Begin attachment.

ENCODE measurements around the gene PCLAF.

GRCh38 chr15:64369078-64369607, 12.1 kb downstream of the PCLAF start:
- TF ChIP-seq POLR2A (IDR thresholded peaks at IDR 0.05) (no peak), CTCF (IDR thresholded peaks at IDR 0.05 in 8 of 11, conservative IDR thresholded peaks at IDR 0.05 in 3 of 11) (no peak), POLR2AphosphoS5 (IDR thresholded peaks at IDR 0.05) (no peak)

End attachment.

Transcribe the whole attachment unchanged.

ENCODE measurements around the gene PCLAF.

GRCh38 chr15:64369078-64369607, 12.1 kb downstream of the PCLAF start:
- TF ChIP-seq POLR2A (IDR thresholded peaks at IDR 0.05) (no peak), CTCF (IDR thresholded peaks at IDR 0.05 in 8 of 11, conservative IDR thresholded peaks at IDR 0.05 in 3 of 11) (no peak), POLR2AphosphoS5 (IDR thresholded peaks at IDR 0.05) (no peak)